While the individuals of a group will certainly have their own connections to the sites visited, some teachers will assign the entire group a project. Teachers that travel during the school year have the advantage of making the trip part of a larger assignment started in the classroom. We really like to build upon this. When students have researched certain memorials or biographies, we’ll make time for them at appropriate sites to present to the group what they’ve learned. Many places are appropriate to leave things, such as flags or flowers at Arlington, while some places it’s appropriate to take something away, such as a rubbing of a name etched in stone. Research your two statues in the US Capitol representing your state’s legacy; it’s amazing how many of them have fallen into obscurity even in their home states. Some teachers will prepare a journal or notebook of questions and reflections to answer at each site. This is a good method to corroborate classroom learning with on-site learning; however consider the size and make-up for any notebook that will have to pass through security often, and make sure you build a non-rushed itinerary that gives the students the time and mental reserves to slow down and reflect on what they’re seeing. The time and energy demands of a heavy tour itinerary often cause teachers to defer to a post-trip essay. For curriculum resources and ideas to use in conjunction with your trip, please visit our Curriculum page.
Connections to Your Community
Making connections to home is a great way to personalize your trip, particularly in Washington, DC. Have your students ask family and relatives if there are veterans of WWII, Korea, or Vietnam, or veterans of the military branches Marine Corps, Navy, or Air Force, and also of Law Enforcement. There are memorials to all of these in DC, and one of your affiliated family members may want to send something personal to have left at one of these memorials. Even if students do not have a direct relation to one of these memorials, some teachers will have students look up and research a name on a memorial, to leave something behind as a show of personal connection. Use on-line databases to find the location of graves in Arlington, or the name of one killed in Vietnam. There are memorials to September 11th in both DC and New York City with the names of victims inscribed inside. At Ellis Island, there are inscribed names of immigrants processed there on a memorial wall; however this list is affiliated with donor contributions only, so for a more complete list, it is best to use on-line databases ahead of time.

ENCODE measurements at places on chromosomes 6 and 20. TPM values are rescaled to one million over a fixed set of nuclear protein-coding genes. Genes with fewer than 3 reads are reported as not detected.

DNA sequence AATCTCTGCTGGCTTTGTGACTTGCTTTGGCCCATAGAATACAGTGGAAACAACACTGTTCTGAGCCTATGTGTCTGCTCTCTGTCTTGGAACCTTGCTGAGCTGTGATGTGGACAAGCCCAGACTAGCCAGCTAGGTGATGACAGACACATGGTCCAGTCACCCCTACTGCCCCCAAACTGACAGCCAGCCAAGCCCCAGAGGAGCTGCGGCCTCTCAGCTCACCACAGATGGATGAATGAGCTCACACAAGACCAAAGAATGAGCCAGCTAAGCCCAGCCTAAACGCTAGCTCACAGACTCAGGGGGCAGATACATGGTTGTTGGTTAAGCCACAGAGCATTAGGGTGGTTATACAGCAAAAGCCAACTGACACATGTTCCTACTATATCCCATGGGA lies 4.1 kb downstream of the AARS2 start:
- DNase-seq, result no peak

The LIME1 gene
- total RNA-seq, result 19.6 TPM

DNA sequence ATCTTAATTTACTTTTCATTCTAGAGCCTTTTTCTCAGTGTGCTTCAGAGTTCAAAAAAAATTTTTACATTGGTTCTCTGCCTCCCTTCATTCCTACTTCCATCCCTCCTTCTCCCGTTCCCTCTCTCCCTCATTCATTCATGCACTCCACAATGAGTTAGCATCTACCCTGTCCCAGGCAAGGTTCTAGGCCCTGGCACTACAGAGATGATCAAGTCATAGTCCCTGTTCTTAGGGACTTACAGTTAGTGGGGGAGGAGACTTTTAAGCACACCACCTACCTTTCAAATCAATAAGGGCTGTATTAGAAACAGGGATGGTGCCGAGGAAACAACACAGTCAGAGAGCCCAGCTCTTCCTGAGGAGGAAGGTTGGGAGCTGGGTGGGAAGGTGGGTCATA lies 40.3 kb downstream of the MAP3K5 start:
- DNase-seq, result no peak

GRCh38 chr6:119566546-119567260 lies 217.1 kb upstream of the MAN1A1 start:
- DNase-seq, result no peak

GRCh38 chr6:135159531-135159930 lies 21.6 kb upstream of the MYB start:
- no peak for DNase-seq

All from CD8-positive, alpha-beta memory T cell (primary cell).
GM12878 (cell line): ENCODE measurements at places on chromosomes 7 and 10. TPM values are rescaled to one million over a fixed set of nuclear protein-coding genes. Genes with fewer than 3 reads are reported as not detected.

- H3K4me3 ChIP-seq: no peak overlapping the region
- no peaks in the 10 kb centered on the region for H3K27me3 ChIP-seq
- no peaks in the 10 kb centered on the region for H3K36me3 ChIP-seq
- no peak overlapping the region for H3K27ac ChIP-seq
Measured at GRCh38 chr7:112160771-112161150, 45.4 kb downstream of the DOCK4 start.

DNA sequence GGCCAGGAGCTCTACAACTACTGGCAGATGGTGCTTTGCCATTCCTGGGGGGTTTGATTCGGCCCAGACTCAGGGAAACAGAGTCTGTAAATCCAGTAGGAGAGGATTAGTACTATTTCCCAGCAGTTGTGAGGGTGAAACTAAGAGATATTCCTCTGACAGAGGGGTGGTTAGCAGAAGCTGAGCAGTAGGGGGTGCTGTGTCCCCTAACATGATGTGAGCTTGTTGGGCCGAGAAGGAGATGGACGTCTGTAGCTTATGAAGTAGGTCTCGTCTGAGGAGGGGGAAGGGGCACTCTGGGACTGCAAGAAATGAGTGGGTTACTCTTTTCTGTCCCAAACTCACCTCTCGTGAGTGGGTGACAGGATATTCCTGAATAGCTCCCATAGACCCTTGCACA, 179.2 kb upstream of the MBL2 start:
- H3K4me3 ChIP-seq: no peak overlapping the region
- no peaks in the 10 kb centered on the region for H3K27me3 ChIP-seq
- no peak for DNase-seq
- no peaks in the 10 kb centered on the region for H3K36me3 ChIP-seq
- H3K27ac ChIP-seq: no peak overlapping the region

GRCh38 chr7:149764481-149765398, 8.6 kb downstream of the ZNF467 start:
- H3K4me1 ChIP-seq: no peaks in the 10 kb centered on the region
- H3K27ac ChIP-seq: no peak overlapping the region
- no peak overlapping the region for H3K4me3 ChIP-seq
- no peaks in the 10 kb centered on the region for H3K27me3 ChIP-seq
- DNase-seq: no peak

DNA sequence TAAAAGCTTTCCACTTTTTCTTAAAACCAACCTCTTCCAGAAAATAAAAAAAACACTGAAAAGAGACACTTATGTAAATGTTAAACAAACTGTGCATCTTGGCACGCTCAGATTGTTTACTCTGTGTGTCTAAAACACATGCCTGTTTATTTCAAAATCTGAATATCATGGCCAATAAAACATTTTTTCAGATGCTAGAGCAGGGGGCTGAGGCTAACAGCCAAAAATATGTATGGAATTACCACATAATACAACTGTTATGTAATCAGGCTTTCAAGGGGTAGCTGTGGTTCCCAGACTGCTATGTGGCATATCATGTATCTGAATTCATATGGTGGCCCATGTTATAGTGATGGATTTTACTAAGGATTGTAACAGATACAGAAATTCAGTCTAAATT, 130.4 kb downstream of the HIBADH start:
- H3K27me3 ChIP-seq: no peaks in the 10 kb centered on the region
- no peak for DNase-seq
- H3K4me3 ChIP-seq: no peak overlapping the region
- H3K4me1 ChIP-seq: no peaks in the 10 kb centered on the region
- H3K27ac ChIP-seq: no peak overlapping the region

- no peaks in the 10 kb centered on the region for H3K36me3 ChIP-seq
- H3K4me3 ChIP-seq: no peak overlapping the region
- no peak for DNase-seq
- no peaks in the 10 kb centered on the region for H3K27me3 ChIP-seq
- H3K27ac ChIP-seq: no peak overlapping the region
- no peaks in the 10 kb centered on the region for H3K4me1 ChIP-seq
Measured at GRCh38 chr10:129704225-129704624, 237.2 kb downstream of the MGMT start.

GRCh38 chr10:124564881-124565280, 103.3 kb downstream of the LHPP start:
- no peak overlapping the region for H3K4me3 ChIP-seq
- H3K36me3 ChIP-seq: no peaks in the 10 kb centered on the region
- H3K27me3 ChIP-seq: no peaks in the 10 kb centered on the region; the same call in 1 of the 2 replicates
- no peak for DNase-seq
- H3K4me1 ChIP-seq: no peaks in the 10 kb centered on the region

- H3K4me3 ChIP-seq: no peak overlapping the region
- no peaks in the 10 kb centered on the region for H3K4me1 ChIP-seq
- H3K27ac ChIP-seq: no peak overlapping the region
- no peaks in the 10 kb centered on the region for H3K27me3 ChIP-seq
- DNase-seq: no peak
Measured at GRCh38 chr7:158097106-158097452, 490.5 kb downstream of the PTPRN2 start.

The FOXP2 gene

Connecting to Local Needs
There are a number of schools that come prepared not only to engage the minds of their students, but their hearts as well by making a donation of their time or money to a local charity or organization. Not only is this beneficial to the people that the charity services, but beneficial to your students as they are “coming of age” as citizens and learning to embrace as sense of responsibility over a sense of entitlement. Whether it be a gift left in the name of the school, or actual time volunteering, there are a number of organizations, from local charities to global non-profits that could be potential partners in this endeavor, whether the focus be human welfare, environmental protection, or social justice. The size of your group as well as the scope of the charity may be limiting factors for actual hands on volunteering. We prefer that the teacher make the contact and initial arrangements with an organization that you and your community feel affiliated with and that complement the political temperament of your community. But if you need help finding an organization, or in finding ways to give, please let us know and we can help connect you to organizations we have worked with.
Along similar lines, giving back does not only take place on site, or from the “goodness of our hearts.” Some schools already have charitable relationships with organizations back home, and some teachers have established “financial” penalties for “misconduct” during a trip. For example, students who show up late, lose their nametag or journal, or chew gum on the bus have to contribute a dollar (or more) to a fund that goes to that charity at the end of the trip. Again, all of this is at the teacher’s discretion.
Many historic religious structures have become tour destinations in their own right (National Cathedral and Shrine of the Immaculate Conception in DC, St. Patrick’s in NYC, Bruton Parish in Williamsburg, Christ Church in Philadelphia). Many schools (religious or non) make plans to visit these structures, and some will even prefer to do so during service times for a more authentic experience. If this is something that interests you and you think your schedule has room for such a service, please inquire with us about how best to go about it, as many of these churches have guidelines for large groups visiting.
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After years of experience in student travel, we’ve created Discovery Expeditions for all types of travelers and destinations.